Health-related quality of life in depression: A STAR*D report

Department of Psychiatry, University of Texas Southwestern Medical School at Dallas, 5323 Harry Hines Blvd., Dallas, TX 75390-9119, USA.
Annals of Clinical Psychiatry (Impact Factor: 2.36). 02/2010; 22(1):43-55.
Source: PubMed


Although major depressive disorder (MDD) is associated with significant impairments in health-related quality of life (HRQOL), few studies have evaluated HRQOL dysfunction in multiple domains. This report examined the psychological, physical, and social domains in a large sample of outpatients who entered the Sequenced Treatment Alternatives to Relieve Depression (STAR*D) trial.
The relationship of HRQOL and baseline sociodemographic and clinical features, including depressive severity, was evaluated. We assessed HRQOL with the 12-item Short Form Health Survey, the 5-item Work and Social Adjustment Scale, and the 16-item Quality of Life Enjoyment and Satisfaction Questionnaire.
Among 2307 participants, greater depressive symptom severity was associated with poorer HRQOL. After controlling for age and depression severity, lower HRQOL was related independently to being African American or Hispanic, less educated, unemployed, divorced or separated, having public medical insurance, and to having more general medical disorders. We found impairments across all 3 domains, with low correlations between the 3 measures of HRQOL chosen, suggesting that they evaluate different and nonoverlapping aspects of function.
Sociodemographically disadvantaged patients with greater general medical and depressive illness burden are at greatest risk for poorer quality of life. Distinct impairments are seen in the 3 domains of HRQOL.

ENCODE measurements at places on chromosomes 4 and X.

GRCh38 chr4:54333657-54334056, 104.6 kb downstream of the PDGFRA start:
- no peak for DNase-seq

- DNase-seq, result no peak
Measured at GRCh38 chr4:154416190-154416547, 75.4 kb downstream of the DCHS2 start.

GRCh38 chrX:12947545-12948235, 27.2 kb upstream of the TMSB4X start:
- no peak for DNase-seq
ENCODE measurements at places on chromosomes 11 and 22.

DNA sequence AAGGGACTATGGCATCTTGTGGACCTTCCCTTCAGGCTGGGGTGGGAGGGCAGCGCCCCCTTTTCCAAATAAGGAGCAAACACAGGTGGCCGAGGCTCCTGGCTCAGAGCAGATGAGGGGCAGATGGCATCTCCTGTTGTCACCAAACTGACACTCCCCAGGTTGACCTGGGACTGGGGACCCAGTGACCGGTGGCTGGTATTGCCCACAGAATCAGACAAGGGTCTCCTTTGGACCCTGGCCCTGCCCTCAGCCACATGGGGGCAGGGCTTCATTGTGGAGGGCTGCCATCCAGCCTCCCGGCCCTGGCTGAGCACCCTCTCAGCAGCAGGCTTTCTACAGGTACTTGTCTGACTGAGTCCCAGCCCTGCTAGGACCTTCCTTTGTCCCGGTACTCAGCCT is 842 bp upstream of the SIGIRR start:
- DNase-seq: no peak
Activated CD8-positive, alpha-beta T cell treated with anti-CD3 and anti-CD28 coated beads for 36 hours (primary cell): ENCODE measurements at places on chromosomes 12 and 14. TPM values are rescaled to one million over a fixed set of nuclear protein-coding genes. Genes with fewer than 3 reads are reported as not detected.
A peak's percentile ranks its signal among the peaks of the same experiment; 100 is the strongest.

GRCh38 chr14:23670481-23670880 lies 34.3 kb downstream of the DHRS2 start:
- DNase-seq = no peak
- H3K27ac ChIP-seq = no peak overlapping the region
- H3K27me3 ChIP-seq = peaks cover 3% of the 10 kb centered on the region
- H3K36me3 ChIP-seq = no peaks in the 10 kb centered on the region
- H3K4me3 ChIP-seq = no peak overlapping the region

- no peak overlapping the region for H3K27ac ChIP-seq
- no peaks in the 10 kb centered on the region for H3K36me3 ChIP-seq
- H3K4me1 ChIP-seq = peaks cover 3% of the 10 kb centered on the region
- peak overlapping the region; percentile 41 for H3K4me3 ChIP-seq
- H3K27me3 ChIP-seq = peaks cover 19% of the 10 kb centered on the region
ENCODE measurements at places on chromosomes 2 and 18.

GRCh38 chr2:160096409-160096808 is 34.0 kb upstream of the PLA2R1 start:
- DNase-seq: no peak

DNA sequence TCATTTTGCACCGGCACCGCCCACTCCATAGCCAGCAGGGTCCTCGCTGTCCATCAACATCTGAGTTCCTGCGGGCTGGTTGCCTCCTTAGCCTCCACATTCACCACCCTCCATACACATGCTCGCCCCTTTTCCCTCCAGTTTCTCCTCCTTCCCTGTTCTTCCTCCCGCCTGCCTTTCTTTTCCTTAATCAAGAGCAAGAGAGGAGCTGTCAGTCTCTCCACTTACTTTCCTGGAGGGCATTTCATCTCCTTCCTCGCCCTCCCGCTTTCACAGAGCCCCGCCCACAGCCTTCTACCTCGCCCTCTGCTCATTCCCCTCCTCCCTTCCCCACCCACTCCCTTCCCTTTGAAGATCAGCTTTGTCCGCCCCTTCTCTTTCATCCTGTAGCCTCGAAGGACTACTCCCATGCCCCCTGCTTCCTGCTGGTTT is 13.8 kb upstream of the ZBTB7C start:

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    • "Participants with a shorter DUD were more frequently younger, unemployed and physically ill: this might have led to a better recognition of depression (Cepoiu et al., 2008; Menchetti et al., 2009), and to earlier treatment, thus shortening the DUD. However it is unlikely these factors were entirely responsible for the effect of the DUD on clinical outcomes since they were accounted for in the analyses and, except younger age, they impact negatively on antidepressant response and disability (Bagby et al., 2002; Daly et al., 2010). Changes in disability were largely, albeit not entirely, explained by changes in depressive symptoms. "
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    • "h are in accordance with our findings . It can be said that participating in higher education can contribute to increased awareness and knowledge , and consequently enhance QOL skills , enjoying a healthy and happy life . Depression is a significant predictor of poor QOL . Results of some studies indicate that chronic diseases such as depression ( Daly et al . 2010 ) , diabetes ( Porojan et al . 2012 ) , cancer ( Johansson et al . 2008 ) , etc . affect various aspects of patients ' QOL . Poor health - related QOL in patients with depression , and those with a prior history of depression , is directly correlated with a mood disorder in this group of patients ( McCall et al . 1999 ; Demyttenaere et "
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